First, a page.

In Washington, Pentagon spokesman Maj. Ben Owens and Northern alliance spokesman Heron Amin said they were unaware of the reports.
A U.S. official in Washington also said on condition of anonymity that opposition forces were in control of most of Kandahar. But U.S. warplanes bombed areas around the city where Taliban and Al Qaeda fighters were presumably trying to escape.
U.S. Marines patrolling a road near Kandahar attacked a three-car Taliban convoy early Friday, killing seven people in their first ground combat since setting up base in the desert near Kandahar on Nov. 25.
The Taliban kept Western reporters out of Kandahar and so firsthand reports were impossible. However, residents contacted by telephone said mirthful citizens ran into the streets carrying pictures of Afghanistan's deposed king. Others replaced the Taliban's white flag with Afghanistan's old royal red, black and green ensign.
"The Taliban rule is finished. As of today they are no longer a part of Afghanistan," Karzai said in a satellite telephone interview with The Associated Press.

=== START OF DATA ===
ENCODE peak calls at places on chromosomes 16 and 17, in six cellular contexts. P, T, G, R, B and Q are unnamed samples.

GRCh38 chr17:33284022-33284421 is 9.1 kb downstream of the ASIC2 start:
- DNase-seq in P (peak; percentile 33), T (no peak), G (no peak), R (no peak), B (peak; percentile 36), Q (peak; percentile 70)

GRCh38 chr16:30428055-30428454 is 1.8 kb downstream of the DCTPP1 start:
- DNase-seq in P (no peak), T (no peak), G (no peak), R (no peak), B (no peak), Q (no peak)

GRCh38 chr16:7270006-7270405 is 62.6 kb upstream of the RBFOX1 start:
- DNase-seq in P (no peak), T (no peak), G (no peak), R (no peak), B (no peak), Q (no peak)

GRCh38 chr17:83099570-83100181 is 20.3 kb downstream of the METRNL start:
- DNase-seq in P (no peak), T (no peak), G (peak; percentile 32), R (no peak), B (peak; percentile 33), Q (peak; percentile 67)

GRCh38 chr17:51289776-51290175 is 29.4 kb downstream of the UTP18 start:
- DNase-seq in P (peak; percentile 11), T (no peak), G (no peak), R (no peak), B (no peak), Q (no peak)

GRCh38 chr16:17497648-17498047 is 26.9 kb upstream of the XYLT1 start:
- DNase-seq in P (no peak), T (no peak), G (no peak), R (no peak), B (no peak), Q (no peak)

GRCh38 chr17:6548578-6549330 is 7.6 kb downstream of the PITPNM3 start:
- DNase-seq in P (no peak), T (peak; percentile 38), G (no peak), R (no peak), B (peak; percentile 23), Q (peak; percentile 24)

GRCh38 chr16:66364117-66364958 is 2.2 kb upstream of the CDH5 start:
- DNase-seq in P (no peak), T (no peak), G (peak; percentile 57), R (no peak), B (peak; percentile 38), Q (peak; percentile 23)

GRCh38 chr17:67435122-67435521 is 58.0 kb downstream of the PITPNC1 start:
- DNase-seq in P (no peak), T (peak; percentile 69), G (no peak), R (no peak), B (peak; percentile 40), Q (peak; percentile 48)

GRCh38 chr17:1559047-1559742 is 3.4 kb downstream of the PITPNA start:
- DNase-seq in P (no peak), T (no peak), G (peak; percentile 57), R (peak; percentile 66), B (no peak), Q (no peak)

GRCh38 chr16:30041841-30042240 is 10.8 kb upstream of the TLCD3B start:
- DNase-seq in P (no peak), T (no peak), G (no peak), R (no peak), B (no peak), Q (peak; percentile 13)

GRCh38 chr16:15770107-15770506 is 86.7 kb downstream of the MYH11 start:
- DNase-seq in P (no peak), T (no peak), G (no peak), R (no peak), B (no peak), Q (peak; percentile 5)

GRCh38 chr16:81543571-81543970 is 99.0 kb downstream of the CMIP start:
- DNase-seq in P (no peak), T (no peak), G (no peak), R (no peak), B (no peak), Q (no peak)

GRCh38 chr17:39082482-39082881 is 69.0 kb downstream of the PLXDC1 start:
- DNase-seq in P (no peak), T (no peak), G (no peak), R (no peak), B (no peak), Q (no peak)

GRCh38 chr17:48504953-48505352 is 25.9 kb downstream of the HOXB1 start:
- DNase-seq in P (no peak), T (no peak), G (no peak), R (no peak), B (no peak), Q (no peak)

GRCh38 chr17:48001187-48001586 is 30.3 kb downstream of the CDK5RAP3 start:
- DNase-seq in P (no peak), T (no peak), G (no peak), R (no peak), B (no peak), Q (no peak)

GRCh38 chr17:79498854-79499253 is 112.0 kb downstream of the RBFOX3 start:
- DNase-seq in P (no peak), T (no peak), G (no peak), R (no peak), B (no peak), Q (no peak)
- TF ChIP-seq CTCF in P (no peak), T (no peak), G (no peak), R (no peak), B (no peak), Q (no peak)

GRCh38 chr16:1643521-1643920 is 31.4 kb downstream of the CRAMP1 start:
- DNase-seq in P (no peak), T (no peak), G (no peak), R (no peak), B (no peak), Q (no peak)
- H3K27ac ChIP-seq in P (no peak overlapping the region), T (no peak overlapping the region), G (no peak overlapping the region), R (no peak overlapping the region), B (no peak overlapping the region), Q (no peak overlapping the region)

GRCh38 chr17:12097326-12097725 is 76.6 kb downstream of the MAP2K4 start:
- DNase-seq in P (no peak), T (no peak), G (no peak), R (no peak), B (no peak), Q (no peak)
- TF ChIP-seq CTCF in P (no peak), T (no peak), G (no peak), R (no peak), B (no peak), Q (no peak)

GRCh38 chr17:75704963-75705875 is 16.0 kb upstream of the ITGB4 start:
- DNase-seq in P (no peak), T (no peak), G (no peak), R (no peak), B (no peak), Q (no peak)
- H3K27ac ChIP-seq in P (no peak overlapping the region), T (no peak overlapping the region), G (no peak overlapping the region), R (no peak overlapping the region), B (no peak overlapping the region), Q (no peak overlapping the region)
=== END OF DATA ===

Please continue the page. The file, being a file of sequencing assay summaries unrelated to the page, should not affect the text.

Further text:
But pockets of Taliban remained. Among them, according to Franks, a group south of the city of Kunduz, though they are not fighting and are talking with the Northern Alliance.
With the Taliban out of power, the United States is focusing on its remaining objective – capturing bin Laden, suspected of orchestrating the Sept. 11 attacks in the United States.
In the east, the majestic White Mountains filled with smoke and dust as American jets bombed positions of Arab fighters loyal to bin Laden around his Tora Bora cave complex.
Tribal commanders, aware of the $25 million reward for bin Laden, reported two intriguing bits of information Friday: One group of fighters spotted a man matching descriptions of bin Laden on horseback visiting front-line troops, and another told of intercepted radio traffic in Arabic, inquiring from Kandahar about "the sheik."